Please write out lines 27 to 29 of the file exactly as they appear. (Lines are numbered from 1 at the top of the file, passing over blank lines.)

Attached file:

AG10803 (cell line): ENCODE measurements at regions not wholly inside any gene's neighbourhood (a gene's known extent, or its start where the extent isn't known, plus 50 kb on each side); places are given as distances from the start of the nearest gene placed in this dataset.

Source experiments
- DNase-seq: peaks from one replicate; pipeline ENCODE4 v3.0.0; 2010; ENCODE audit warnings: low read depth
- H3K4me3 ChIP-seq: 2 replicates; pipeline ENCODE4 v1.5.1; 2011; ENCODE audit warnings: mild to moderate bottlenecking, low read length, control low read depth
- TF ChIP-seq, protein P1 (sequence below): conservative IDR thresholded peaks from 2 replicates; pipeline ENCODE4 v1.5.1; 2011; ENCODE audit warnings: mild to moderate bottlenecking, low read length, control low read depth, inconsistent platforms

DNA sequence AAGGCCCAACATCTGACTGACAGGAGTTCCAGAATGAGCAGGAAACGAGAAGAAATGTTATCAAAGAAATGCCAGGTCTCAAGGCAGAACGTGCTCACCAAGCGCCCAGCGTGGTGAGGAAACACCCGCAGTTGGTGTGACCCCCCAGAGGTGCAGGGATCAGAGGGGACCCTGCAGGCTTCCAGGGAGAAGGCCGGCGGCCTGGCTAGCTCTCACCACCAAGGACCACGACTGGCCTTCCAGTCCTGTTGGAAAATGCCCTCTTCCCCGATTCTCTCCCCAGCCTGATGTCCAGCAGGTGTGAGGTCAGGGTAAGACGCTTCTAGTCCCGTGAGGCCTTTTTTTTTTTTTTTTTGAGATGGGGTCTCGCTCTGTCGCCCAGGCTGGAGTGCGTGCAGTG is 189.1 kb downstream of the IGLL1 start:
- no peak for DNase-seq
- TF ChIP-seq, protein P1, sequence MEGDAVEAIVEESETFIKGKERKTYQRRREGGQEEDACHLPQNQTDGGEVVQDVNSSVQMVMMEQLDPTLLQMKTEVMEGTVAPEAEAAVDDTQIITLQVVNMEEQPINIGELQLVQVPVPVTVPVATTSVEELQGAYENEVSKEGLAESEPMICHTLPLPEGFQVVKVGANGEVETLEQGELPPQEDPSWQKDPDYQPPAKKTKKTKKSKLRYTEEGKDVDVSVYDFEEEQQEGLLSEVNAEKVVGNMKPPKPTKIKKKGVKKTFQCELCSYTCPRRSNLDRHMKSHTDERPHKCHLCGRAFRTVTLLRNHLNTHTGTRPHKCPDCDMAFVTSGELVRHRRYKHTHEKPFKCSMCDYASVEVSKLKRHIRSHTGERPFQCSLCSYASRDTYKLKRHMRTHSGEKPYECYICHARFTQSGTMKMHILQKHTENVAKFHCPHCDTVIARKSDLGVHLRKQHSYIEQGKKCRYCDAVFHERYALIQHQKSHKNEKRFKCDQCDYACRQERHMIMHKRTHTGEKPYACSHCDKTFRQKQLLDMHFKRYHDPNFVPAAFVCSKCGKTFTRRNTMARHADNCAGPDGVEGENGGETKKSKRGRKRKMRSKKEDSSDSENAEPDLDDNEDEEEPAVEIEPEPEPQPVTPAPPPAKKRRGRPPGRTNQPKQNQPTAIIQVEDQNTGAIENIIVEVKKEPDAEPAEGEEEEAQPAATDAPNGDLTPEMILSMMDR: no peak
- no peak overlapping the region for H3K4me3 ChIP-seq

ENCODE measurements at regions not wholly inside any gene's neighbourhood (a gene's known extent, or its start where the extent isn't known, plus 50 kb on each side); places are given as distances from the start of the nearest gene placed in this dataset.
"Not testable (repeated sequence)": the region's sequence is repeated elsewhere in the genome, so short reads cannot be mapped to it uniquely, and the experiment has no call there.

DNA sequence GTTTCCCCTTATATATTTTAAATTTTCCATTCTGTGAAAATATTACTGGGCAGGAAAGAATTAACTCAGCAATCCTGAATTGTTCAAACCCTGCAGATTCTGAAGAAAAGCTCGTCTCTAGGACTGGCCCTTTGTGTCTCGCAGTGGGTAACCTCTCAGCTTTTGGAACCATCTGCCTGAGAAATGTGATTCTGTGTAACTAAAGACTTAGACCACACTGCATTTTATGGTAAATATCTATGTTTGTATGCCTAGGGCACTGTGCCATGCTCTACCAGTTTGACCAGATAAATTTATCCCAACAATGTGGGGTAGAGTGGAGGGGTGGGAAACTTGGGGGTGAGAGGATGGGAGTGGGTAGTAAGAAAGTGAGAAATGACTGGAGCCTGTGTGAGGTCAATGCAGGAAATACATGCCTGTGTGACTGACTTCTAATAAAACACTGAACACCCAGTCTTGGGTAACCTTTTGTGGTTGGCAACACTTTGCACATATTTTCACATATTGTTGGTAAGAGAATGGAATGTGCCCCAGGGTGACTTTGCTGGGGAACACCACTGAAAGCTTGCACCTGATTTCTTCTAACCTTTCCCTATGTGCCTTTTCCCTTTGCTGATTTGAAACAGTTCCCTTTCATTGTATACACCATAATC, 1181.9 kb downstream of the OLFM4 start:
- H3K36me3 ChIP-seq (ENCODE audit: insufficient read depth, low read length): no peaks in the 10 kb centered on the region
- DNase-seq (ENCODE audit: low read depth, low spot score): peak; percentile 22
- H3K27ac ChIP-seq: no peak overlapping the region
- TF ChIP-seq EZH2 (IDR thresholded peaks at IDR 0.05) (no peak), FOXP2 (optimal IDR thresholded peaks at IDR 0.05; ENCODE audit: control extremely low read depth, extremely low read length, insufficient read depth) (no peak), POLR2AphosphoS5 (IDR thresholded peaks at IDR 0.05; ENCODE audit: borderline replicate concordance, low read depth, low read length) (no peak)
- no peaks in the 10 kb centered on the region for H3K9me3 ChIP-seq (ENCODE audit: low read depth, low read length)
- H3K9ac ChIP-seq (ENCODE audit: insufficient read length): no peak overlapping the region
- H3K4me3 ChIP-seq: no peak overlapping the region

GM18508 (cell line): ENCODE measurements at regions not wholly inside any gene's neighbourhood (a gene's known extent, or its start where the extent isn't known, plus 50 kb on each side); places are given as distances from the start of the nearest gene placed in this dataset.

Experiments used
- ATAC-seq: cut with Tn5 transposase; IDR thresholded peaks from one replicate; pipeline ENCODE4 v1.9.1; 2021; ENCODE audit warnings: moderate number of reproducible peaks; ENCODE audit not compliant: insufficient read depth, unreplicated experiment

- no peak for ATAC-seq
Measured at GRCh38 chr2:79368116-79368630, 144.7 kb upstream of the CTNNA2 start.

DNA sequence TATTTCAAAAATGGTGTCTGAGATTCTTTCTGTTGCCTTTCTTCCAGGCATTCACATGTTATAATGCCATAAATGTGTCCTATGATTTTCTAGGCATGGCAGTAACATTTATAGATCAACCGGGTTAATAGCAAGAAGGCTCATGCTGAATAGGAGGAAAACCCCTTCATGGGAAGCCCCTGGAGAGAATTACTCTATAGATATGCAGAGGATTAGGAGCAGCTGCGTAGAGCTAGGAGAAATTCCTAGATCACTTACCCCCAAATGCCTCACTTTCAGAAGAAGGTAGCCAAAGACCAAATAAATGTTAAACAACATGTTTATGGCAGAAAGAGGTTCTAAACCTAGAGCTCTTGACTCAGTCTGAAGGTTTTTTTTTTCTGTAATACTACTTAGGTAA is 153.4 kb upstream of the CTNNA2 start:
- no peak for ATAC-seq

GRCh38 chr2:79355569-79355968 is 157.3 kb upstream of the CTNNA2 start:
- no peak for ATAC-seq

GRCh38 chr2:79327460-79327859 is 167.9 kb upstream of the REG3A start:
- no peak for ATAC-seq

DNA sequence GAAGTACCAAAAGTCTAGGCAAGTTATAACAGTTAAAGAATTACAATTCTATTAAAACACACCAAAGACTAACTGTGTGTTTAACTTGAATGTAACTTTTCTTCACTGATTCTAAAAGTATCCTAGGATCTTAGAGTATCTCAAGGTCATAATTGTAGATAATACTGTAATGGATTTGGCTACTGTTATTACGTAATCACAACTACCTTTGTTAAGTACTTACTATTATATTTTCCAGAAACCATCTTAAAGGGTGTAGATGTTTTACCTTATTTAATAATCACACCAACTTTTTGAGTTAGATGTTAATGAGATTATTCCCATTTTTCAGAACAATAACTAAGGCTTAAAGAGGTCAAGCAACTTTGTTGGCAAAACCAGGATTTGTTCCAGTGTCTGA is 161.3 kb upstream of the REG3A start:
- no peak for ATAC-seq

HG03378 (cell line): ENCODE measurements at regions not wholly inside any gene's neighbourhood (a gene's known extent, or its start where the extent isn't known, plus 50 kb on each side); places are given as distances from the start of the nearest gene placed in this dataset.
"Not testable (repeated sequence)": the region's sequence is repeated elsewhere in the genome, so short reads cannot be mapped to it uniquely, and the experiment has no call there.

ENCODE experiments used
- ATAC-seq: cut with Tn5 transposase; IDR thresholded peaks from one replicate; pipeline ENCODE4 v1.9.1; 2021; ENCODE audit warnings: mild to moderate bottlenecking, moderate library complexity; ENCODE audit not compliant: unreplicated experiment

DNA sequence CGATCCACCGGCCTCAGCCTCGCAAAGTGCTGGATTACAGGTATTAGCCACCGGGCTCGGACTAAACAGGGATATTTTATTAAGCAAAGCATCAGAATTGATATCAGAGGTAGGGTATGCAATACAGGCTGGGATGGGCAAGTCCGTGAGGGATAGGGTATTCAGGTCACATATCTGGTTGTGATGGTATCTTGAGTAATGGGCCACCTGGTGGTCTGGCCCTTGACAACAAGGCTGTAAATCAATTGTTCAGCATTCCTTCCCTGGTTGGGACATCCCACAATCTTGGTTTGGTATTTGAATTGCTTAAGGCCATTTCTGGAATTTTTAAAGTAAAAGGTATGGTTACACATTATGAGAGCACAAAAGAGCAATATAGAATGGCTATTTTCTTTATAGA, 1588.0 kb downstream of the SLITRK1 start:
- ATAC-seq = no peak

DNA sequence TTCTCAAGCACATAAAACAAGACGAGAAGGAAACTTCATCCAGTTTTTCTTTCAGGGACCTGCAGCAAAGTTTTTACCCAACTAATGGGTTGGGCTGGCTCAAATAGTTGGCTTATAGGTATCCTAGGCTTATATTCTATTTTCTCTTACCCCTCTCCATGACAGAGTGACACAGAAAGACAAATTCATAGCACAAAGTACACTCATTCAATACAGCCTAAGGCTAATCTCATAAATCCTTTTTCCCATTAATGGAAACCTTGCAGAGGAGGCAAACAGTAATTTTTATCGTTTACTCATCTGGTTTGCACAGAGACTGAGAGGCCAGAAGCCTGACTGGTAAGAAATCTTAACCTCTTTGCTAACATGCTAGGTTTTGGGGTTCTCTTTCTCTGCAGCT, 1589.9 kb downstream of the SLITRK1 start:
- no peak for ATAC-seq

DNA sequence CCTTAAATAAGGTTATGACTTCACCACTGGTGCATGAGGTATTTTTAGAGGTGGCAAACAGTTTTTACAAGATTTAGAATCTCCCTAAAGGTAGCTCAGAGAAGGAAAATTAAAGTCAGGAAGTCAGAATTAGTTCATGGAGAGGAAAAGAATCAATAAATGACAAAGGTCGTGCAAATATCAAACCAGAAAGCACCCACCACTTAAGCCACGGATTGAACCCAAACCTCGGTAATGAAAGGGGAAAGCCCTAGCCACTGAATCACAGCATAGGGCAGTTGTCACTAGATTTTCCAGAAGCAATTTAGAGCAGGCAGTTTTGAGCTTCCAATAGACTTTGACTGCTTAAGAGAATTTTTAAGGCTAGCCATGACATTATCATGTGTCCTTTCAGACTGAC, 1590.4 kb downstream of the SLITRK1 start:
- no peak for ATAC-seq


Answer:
GRCh38 chr2:79355569-79355968 is 157.3 kb upstream of the CTNNA2 start:
- no peak for ATAC-seq

GRCh38 chr2:79327460-79327859 is 167.9 kb upstream of the REG3A start: